The Redesign of Sustainable Agricultural Crop Ecosystems by Increasing Natural Ecosystem Services Provided by Insects
ARC-Small Grains, Bethlehem, South Africa
Abstract: Agriculture is the cornerstone of the South African economy and farmers must ensure that they produce enough to keep up with the needs of our growing population, within the limits of nature’s increasingly constrained and over-used resources. To meet this challenge successfully we need to change our food production systems to more sustainable systems. Natural ecosystems are resilient and able to survive extreme climatic changes because of the diversity in these systems. Conventional agriculture has decreased biodiversity on many different levels including plant genetic resources, insects, and soil organisms. Agrobiodiversity should be considered as the basis for redesigning sustainable agroecosystems by mimicking natural ecosystems, with insects providing ecosystem services. A deeper understanding of the mechanisms driving the relationships between crop diversity, beneficial insects, and pests or diseases will be needed in order to make cropping system diversification an effective and reliable tool. In terrestrial ecosystems, insects play key ecological roles and provide ecosystem services in diverse ecological processes. In order to redesign an ecosystem, we need to determine the different components in the system, their functions in the particular ecosystem, and the interaction between these components that is needed to benefit the ecosystem as a whole. We can then use this knowledge to create models for agricultural crop ecosystems that will be resilient enough to survive the challenges of a constantly changing environment.
Keywords: Sustainability, crop ecosystems, resilience, agrobiodiversity, insects, ecosystem services.
Pages: 365 – 381 | Full PDF Paper
H.F. Randriantseheno, Raoelina Andriambololona, R.J.L. Zafimanjato, T.H. Randriamora
Institut National des Sciences et Techniques Nucléaires (INSTN-Madagascar), Antananarivo, Madagascar.
In Madagascar, Nuclear applications can provide significant benefits in various fields of medicine, agriculture, industry, research or other. However, some of these applications generate radioactive waste that must be managed well to avoid potential risks to people and the environment.
On the legislative and regulatory framework, Madagascar has already a law on radioactive waste management (Law ° 97-041) and implementing regulations. These regulations will shortly be complemented by prescriptions and guides. If necessary, they will be updated to be consistent with GSR Part 3.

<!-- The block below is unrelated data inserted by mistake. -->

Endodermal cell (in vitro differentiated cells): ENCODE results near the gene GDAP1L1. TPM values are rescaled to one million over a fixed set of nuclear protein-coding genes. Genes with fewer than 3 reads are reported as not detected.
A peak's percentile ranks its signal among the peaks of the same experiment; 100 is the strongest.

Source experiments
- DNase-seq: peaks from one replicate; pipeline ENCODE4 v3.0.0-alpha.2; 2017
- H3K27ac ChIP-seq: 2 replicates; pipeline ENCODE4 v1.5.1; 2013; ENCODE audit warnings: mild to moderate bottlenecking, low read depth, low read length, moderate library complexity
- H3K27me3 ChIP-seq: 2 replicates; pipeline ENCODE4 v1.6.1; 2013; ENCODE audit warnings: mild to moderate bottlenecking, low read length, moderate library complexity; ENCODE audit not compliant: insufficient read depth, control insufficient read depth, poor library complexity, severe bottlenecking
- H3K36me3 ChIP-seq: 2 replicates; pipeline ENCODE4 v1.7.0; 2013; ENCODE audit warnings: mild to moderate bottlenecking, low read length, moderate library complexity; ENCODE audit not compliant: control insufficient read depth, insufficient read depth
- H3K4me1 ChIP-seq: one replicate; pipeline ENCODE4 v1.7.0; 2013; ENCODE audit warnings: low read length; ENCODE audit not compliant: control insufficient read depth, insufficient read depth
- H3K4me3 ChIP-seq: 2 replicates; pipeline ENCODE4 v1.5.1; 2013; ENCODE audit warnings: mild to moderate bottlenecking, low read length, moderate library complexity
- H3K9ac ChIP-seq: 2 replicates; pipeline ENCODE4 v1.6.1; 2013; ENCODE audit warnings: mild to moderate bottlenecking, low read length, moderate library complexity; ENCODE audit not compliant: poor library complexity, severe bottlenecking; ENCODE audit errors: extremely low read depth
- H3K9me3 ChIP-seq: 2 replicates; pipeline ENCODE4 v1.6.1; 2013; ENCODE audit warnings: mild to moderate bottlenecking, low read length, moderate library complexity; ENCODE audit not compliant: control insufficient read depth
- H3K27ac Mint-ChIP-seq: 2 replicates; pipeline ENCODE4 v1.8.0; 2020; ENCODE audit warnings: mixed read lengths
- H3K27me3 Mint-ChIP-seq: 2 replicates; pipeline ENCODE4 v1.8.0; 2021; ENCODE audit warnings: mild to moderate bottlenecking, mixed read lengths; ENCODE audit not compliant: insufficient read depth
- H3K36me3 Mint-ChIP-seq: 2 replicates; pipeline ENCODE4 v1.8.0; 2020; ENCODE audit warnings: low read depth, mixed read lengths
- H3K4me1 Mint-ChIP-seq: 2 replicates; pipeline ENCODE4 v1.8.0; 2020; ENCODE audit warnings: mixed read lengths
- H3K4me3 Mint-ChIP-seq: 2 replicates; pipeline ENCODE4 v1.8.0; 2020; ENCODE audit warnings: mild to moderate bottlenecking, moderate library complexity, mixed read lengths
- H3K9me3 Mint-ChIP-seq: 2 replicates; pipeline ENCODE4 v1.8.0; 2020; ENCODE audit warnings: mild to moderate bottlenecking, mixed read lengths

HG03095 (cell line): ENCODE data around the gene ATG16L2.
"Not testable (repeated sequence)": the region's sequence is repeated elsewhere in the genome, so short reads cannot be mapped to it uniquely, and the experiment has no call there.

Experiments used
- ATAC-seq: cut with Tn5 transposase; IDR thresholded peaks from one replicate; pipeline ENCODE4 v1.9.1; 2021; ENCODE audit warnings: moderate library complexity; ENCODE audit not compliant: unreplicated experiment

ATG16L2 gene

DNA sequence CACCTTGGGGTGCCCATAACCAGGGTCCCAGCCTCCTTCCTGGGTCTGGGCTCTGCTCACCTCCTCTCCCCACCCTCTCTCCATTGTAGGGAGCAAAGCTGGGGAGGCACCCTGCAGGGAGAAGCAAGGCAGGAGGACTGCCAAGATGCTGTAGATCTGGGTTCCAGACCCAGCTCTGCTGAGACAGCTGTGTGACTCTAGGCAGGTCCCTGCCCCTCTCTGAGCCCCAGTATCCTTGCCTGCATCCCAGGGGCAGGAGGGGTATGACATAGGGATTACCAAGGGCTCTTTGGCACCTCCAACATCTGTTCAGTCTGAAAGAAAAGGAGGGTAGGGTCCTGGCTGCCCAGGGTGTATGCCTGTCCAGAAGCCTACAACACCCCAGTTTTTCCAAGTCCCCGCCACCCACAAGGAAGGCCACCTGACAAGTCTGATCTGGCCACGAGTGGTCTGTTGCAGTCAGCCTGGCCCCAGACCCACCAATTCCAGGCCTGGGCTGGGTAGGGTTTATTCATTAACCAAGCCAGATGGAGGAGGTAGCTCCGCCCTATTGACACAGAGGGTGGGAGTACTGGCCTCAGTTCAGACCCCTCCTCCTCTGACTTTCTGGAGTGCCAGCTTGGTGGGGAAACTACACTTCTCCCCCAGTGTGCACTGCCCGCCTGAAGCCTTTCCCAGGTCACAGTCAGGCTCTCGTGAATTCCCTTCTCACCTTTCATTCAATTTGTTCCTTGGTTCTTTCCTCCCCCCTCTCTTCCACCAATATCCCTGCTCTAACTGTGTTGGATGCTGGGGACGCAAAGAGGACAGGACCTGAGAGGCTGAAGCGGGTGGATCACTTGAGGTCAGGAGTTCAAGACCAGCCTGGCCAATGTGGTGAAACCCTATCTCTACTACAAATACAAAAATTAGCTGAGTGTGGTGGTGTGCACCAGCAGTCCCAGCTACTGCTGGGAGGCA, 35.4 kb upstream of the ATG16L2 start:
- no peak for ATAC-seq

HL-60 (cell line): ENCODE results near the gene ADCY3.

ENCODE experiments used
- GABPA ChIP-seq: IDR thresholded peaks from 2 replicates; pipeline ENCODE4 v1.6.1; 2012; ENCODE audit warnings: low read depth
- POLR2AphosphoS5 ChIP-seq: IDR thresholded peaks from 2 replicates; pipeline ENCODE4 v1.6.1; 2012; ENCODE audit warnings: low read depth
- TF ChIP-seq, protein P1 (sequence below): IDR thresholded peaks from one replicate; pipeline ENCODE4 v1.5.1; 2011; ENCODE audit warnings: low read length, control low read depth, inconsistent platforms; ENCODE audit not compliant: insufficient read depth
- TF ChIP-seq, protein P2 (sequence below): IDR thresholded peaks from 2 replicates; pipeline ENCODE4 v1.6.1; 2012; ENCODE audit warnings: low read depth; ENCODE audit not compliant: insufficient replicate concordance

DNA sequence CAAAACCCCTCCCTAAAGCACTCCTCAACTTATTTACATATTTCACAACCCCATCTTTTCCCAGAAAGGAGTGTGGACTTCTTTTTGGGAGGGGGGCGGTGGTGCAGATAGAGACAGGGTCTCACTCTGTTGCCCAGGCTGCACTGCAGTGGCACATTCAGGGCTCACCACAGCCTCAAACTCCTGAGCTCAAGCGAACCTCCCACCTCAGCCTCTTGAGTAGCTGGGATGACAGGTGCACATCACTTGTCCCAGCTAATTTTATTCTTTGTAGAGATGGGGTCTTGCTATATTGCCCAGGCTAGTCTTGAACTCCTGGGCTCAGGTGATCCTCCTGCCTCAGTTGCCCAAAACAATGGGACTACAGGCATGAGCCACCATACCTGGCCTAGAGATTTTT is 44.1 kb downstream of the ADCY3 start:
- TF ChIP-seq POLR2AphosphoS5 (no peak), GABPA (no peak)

In Madagascar, several disused radioactive sources were surveyed. Many of these sources have been characterized, packed, dismantled and returned to their country of origin. However, storage of these sources poses a big security problem because the national center for radioactive waste management and storage is not yet in place, even if this option is part of the priority countries. For now, the radioactive waste is stored in each user’s storage rooms.
Temporary solutions have therefore been taken in particular:
– The dismantling of devices containing sealed sources of the service (Case of brachytherapy machine)
– Conditioning of radium sources (56 sources of Ra-226 needles),
– Repatriation of sources of high activity (2 Sources of Cobat-60 used in radiotherapy) (SHARS)
After the various missions carried out by the IAEA experts, partner countries and the local counterpart of the projects. The interim storage of these sources in a dedicated container in a secure location was chosen option.
Keywords: Disused sources in Madagascar.
Pages: 382 – 386 | Full PDF Paper
G. Nabakhataini, V. Gedevanishvili
Agency of Nuclear and Radiation Safety of Georgian Ministry of Environment and Natural Resources Protection.
Abstract: Georgia is small country situated on the territory of south Caucuses. The country gained difficult heritage for radioactive waste management after ruining of Soviet Union. The country had only one closed “Radon” type disposal and no other facilities to handle with radioactive waste. No administrative system was also established. At the same time Georgia had great problems with s.c. orphan radioactive sources. More than 300 of them were found and recovered. Operation of nuclear research reactor was stopped and decommissioning activity needed to start. All these factors has stipulated establishing and fast developing of radioactive waste management national system including construction of new facilities, upgrade the old one and establish necessary administrative system.
Pages: 387 – 393 | Full PDF Paper